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April 3, 2009
By Thomas A. Horne
A panel discussion at AERO focused on the opportunities and challenges of the proposed alternative propulsion systems of the future. The views were as enlightening as they were divergent.
Mike Kraft of Lycoming engines emphasized that traditional spark-ignition engines remain the most efficient at transforming avgas into power. Lycoming has been conducting tests with biomass fuels, but so far Lycoming has concluded that it will be difficult to anticipate the exact nature of future general aviation fuels.
“We’re anticipating the software and strategies that we may have to use,” Kraft said, adding, “If we go to a fuel that doesn’t have the current energy properties of avgas, traditional engines won’t behave the same. So airframe manufacturers, engine manufacturers, and fuel suppliers must all cooperate in developing a future fuel.”
Professor Rudolf Volt-Nitschmann of Stuttgart University somewhat disparagingly addressed solar power. “It makes no economic sense in general aviation. A solar engine for the typical general aviation airplane would cost about 200,000 euros [about $270,000]…more efficient diesel-electric hybrid designs are coming, and these would make more sense,” he said. “In the end, I think it will be a mix of strategies and engines in the future.”
AOPA Executive Vice President of Government Affairs Andy Cebula said, “AOPA is trying to defend the use of existing fuels as we watch and assist companies like Swift Enterprises, which is making a biomass-based fuel. An AOPA survey reported that 65-percent of our members feel that threats to 100LL avgas are their biggest concerns right now.” Cebula stressed that while avgas is a leaded fuel, “it is important to remember that general aviation uses a mere 250 million gallons per year. Automobiles, on the other hand, use 355 million gallons per day!”
Cebula said that room must be made for innovation and that organizations such as AOPA, the Experimental Aircraft Association (EAA), and the General Aviation Manufacturers Association (GAMA) must take the leadership on behalf of the users of any future fuels.
Norbert Lohl, director of certification for the European Aviation and Safety Agency (EASA), said that certification authorities are not always involved early enough in the development of new designs. In order to come up with safety and performance standards, certification agencies need to be educated by staying in contact with any research being performed by manufacturers.
“We take a conservative approach,” Lohl said. “And we cannot reduce the level of safety. So I invite industry and the research community to involve us early in the idea stream. It could take six to seven years for next-generation engines and fuels to be certified.”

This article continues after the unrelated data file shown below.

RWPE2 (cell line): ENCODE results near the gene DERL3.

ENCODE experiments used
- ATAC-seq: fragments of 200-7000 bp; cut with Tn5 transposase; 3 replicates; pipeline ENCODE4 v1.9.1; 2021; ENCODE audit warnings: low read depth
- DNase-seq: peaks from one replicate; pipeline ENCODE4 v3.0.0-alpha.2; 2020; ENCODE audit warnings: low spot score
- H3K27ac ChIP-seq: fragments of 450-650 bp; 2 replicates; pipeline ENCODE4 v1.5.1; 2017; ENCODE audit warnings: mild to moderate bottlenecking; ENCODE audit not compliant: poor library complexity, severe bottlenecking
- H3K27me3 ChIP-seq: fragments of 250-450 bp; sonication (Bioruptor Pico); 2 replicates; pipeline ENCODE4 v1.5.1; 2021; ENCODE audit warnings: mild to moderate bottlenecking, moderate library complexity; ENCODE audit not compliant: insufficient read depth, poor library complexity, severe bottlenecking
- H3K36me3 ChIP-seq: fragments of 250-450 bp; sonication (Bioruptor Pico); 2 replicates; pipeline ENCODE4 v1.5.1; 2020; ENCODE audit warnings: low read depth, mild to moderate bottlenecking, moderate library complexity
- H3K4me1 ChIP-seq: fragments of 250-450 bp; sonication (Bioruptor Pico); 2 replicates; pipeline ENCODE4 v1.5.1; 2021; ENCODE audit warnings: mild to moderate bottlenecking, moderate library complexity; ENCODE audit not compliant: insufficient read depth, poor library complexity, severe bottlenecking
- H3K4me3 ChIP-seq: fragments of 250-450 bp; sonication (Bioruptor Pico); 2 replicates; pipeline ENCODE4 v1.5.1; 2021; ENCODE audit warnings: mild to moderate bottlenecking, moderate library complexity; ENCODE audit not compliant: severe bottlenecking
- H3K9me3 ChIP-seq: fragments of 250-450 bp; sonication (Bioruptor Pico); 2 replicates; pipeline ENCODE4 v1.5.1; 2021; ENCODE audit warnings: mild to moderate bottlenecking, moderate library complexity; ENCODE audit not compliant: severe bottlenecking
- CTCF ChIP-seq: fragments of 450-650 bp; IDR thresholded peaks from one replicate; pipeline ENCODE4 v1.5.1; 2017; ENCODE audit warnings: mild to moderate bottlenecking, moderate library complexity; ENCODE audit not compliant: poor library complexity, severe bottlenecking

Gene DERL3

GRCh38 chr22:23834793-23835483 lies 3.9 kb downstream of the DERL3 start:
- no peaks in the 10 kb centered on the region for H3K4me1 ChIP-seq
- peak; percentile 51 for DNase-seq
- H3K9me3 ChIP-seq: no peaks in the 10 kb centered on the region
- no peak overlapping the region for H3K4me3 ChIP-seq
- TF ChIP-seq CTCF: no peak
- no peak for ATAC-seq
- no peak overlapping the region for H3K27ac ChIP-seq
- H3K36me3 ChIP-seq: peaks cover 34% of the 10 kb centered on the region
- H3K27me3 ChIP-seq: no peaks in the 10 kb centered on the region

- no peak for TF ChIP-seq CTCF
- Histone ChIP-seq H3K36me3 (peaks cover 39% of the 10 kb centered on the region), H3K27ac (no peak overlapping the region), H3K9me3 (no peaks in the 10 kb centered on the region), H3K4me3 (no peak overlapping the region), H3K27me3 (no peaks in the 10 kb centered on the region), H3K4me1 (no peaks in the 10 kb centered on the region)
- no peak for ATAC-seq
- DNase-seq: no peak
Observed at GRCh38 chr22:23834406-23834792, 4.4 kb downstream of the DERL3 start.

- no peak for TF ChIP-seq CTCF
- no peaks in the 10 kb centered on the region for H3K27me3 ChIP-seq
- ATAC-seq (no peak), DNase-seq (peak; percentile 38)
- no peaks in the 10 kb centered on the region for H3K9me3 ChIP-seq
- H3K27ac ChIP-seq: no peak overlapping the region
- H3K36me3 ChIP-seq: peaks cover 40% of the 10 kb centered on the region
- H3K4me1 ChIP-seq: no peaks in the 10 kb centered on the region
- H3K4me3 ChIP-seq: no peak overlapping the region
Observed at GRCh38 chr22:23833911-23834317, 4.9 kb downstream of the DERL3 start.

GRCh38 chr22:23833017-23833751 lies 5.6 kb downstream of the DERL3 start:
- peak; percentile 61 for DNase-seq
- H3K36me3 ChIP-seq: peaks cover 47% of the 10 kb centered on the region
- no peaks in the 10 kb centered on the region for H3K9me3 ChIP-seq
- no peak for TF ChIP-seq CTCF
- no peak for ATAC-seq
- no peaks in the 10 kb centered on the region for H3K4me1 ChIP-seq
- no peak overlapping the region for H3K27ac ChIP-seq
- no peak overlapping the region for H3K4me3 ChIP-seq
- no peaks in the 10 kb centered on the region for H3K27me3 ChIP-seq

Swift Enterprises’ Jon Ziulkowski said that his company’s biomass-based fuel offers realistic hope of an early alternative to traditional, leaded-hydrocarbon fuel. Swift has been working on biomass fuels for four years, Ziulkowski said.
“We can make a fuel that’s compatible with current engines, and can produce an increase in range of 10 to 13 percent,” he said. “Biomass fuels have one-half the manufacturing costs of avgas, and the acreage needed to meet the U.S. demand for general aviation avgas would take only one-eleventh the area of the state of Rhode Island.” Biomass-origin fuels weigh more than avgas, Ziulkowski said, adding that in a Piper Warrior or Arrow, for example, there would be a weight penalty in useful load of some 25 to 30 pounds.
Finally, Michael Feinig of Diamond Aircraft Industries offered that Diamond has tested a hydrogen-powered design under a partnership with Boeing, as well as an electrically powered motorglider. The motorglider design, if committed to production, may take two to three years to bring to market. Such an airplane would be able to cruise at 60 knots for up to two hours using battery power alone. Feinig said that kerosene-based jet fuels have the most promise today, and that its popularity will increase. He said that from Turkey to Japan, avgas is simply not available. “In the future, Diamond feels that a mix of jet fuel—and electrically powered aircraft stand the best chance of market acceptance,” Feinig said.
AOPA Pilot Editor at Large Tom Horne has worked at AOPA since the early 1980s. He began flying in 1975 and has an airline transport pilot and flight instructor certificates. He’s flown everything from ultralights to Gulfstreams and ferried numerous piston airplanes across the Atlantic.
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